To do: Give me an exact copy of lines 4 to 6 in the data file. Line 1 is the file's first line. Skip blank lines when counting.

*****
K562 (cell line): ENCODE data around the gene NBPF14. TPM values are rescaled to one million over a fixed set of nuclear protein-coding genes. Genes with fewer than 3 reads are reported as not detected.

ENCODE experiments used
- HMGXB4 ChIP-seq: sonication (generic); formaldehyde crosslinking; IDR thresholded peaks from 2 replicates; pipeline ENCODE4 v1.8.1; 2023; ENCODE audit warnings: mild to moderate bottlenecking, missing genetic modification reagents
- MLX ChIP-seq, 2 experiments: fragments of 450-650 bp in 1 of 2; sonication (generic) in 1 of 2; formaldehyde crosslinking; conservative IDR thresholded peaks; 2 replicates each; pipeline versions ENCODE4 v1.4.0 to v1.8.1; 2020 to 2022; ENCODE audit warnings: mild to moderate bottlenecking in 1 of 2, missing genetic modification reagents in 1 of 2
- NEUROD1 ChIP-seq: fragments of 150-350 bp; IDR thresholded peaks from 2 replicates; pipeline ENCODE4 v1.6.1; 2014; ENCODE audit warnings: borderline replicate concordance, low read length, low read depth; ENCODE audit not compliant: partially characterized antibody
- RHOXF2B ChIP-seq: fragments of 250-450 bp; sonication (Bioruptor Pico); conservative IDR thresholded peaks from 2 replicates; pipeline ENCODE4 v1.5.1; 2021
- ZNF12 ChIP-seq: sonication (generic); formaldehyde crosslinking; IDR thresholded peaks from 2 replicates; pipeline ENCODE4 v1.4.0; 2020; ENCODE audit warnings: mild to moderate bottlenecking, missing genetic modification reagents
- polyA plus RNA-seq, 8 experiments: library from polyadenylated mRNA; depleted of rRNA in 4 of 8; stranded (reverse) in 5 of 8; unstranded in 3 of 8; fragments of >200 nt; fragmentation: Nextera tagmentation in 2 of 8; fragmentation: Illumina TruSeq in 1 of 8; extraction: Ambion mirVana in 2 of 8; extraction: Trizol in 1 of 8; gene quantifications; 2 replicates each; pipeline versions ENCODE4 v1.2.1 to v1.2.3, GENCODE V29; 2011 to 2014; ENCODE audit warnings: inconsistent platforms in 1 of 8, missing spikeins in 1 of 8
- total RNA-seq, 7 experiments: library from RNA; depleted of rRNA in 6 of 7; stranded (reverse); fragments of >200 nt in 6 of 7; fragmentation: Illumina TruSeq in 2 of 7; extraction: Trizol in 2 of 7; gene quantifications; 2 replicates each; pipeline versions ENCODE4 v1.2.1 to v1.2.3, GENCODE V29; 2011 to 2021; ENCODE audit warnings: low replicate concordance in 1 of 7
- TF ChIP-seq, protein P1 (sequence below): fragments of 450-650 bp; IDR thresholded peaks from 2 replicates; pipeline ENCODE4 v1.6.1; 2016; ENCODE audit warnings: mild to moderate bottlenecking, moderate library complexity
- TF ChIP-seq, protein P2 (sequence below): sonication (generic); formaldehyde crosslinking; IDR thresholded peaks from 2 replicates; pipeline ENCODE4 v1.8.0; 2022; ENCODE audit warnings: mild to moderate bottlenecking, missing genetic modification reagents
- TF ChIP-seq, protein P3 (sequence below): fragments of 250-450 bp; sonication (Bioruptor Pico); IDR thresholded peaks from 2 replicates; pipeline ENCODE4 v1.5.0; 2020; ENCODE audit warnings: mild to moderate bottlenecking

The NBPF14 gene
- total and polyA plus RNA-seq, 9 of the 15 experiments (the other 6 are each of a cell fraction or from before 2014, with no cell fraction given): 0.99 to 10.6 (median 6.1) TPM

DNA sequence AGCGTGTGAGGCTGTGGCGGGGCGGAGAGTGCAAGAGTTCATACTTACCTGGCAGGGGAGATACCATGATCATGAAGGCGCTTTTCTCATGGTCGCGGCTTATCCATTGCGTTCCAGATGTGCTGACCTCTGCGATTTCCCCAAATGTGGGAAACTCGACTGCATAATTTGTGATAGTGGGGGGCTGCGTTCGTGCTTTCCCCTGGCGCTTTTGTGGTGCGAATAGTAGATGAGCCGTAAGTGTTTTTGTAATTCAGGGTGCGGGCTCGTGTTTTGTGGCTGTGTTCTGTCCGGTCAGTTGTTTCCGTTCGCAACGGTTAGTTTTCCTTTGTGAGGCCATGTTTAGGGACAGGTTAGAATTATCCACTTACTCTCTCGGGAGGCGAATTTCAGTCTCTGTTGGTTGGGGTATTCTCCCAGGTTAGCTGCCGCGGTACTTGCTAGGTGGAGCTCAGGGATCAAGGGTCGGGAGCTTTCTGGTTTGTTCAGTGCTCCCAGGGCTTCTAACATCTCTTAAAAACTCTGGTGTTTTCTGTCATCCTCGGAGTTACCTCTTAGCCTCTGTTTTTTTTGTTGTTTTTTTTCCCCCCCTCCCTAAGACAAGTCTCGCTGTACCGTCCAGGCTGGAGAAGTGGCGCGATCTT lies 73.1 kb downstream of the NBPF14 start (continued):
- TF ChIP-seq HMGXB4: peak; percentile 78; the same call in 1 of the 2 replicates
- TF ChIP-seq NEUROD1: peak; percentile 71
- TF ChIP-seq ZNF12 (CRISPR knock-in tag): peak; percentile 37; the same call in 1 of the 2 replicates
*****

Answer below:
- MLX ChIP-seq, 2 experiments: fragments of 450-650 bp in 1 of 2; sonication (generic) in 1 of 2; formaldehyde crosslinking; conservative IDR thresholded peaks; 2 replicates each; pipeline versions ENCODE4 v1.4.0 to v1.8.1; 2020 to 2022; ENCODE audit warnings: mild to moderate bottlenecking in 1 of 2, missing genetic modification reagents in 1 of 2
- NEUROD1 ChIP-seq: fragments of 150-350 bp; IDR thresholded peaks from 2 replicates; pipeline ENCODE4 v1.6.1; 2014; ENCODE audit warnings: borderline replicate concordance, low read length, low read depth; ENCODE audit not compliant: partially characterized antibody
- RHOXF2B ChIP-seq: fragments of 250-450 bp; sonication (Bioruptor Pico); conservative IDR thresholded peaks from 2 replicates; pipeline ENCODE4 v1.5.1; 2021